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Press Release Images: Spirit
07-Jan-2004
Rover Airbag to Get Another Tug
Full Press Release
Mars in Stereo
Mars in Stereo

This image shows the martian terrain in 3-D. The Mars Exploration Rover Spirit captured the image with its two high-resolution stereo panoramic cameras.

Image credit: NASA/JPL/Cornell
Browse Image (66 kB) | Large (1 MB)
Shrouded in Dust
Shrouded in Dust

Dust-covered rocks can be seen in this portion of the 3-D image taken by the panoramic camera on the Mars Exploration Rover Spirit. Scientists plan to use the rover's rock abrasion tool to grind away dusty and weathered rock, exposing fresh rock underneath.

Image credit: NASA/JPL/Cornell
Browse Image (35 kB) | Large (62 kB)
Airbag Trails
Airbag Trails

This segment of the first color image from the panoramic camera on the Mars Exploration Rover Spirit shows the rover's airbag trails. These depressions in the soil were made when the airbags were deflated and retracted after landing.

Image credit: NASA/JPL/Cornell
Browse Image (35 kB) | Large (120 kB)
Airbag Trails-2
Airbag Trails-2

This segment of the first color image from the panoramic camera on the Mars Exploration Rover Spirit shows the rover's airbag trails (upper left). These depressions in the soil were made when the airbags were deflated and retracted after landing.

Image credit: NASA/JPL/Cornell
Browse Image (42 kB) | Large (375 kB)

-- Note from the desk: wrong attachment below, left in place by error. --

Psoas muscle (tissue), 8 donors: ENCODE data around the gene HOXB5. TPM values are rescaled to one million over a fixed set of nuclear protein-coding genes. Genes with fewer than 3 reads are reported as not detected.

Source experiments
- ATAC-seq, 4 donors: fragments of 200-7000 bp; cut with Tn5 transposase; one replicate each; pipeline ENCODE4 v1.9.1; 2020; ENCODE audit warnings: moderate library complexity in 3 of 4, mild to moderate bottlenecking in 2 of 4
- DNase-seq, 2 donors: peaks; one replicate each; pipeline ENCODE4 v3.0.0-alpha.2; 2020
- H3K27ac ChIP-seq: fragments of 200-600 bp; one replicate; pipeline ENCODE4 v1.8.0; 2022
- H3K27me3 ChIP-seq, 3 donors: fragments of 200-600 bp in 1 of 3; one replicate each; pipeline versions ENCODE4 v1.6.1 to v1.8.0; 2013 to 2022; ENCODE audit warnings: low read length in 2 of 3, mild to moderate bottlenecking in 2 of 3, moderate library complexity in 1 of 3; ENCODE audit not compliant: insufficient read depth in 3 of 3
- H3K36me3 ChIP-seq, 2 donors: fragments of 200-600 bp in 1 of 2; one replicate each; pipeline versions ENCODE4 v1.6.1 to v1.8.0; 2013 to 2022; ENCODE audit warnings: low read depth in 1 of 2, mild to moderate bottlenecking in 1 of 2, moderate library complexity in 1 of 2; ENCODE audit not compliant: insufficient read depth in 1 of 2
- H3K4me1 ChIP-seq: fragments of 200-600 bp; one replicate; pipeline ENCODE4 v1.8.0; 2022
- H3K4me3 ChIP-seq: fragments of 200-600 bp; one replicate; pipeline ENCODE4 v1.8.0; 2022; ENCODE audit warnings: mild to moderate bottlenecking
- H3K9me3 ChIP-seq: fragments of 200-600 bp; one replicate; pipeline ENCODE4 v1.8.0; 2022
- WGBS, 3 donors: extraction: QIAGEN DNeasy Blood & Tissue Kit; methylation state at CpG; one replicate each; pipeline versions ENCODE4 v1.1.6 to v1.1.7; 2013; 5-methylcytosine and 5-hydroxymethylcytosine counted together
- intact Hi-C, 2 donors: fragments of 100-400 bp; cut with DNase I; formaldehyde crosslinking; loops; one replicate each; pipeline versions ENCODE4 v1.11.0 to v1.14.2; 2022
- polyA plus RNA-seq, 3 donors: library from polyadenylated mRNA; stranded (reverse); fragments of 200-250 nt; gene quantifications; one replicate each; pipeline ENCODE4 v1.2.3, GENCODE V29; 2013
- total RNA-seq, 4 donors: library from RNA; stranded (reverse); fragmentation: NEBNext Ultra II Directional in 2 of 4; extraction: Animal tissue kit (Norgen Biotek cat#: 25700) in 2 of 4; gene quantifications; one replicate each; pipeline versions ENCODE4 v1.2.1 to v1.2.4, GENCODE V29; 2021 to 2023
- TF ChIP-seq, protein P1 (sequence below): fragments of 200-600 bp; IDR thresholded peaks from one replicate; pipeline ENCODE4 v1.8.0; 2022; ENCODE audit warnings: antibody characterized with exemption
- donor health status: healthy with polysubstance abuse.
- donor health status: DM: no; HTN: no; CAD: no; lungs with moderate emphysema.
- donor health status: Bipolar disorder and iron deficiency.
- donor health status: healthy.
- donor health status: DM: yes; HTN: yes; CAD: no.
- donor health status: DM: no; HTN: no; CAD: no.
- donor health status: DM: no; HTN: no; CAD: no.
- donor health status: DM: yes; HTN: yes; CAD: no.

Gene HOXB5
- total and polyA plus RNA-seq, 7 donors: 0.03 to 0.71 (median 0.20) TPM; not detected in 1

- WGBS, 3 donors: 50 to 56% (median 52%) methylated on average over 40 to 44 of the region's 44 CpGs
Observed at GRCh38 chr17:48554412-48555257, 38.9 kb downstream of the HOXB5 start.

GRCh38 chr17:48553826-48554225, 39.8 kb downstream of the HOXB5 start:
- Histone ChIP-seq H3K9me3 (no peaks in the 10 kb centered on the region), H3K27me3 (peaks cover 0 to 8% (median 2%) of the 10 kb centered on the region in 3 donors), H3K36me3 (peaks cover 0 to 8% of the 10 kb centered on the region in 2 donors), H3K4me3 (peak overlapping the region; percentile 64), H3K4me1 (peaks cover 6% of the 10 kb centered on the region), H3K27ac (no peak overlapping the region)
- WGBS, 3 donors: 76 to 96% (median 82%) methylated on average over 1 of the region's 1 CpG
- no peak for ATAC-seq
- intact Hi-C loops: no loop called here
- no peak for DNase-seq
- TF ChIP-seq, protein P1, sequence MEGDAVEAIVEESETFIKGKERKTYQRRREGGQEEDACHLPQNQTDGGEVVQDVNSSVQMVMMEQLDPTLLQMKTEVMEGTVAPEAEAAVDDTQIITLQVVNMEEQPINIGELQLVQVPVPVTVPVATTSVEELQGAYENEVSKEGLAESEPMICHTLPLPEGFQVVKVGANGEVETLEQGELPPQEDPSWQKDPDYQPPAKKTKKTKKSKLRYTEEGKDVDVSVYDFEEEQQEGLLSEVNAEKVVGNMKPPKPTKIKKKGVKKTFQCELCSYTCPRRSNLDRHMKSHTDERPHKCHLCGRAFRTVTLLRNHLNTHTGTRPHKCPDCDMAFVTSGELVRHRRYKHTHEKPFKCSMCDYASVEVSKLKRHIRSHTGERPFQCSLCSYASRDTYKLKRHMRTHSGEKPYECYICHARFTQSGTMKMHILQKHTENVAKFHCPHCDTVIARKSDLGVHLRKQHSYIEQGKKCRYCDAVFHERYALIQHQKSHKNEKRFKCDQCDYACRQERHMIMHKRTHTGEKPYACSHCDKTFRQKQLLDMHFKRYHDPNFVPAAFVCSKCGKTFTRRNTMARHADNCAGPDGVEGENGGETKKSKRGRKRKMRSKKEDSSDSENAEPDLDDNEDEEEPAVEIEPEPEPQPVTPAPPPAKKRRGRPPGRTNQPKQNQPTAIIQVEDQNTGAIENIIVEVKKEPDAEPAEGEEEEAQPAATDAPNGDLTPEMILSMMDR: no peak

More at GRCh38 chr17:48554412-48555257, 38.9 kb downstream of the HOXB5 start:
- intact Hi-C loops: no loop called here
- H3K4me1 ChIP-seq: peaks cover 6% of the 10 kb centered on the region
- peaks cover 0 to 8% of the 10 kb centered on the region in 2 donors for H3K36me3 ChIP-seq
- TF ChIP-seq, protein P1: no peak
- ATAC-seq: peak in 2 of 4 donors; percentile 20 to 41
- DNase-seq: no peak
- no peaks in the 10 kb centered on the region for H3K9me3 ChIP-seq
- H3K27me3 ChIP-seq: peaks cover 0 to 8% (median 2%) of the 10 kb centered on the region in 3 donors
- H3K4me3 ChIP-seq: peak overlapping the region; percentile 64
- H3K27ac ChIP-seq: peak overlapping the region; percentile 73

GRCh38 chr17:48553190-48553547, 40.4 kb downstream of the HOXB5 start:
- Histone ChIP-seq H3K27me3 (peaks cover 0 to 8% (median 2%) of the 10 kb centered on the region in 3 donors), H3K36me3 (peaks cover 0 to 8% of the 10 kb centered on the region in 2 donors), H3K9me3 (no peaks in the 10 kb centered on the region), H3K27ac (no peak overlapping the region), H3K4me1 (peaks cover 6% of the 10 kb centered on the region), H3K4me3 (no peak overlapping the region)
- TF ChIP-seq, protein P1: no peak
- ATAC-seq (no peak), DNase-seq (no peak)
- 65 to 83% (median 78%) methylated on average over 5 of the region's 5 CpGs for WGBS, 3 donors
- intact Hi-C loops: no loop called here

Plaque on Spirit Honors Columbia Astronauts
Plaque on Spirit Honors Columbia Astronauts

A plaque commemorating the astronauts who died in the tragic accident of the Space Shuttle Columbia is mounted on the back of the Mars Exploration Rover Spirit's high-gain antenna. The plaque was designed by Mars Exploration Rover engineers. The astronauts are also honored by the new name of the rover landing site, the Columbia Memorial Station. This image was taken on Mars by Spirit's navigation camera.

Image credit: NASA/JPL
Browse Image (75 kB) | Large (135 kB)
Dust in the Wind
Dust in the Wind

This plot shows the estimated change in dust levels from December 2003 to early January 2004 at Gusev Crater (red curve) and Meridiani Planum (black curve), the two Mars Exploration Rover landings sites. The measurements, retrieved from Mars Global Surveyor Thermal Emission Spectrometer, indicate that a large regional dust storm beginning in mid-December raised significant dust near Meridiani. Smaller amounts of dust were spread globally by winds, the effects of which were seen at Gusev Crater. For comparison, a dust optical depth value of 1.0 would correspond to a very smoggy day in Los Angeles or Houston, and a value of 0.1 to a relatively clear day in Los Angeles.

Image credit: NASA/Goddard/Arizona State University
Browse Image (75 kB) | Large (135 kB)

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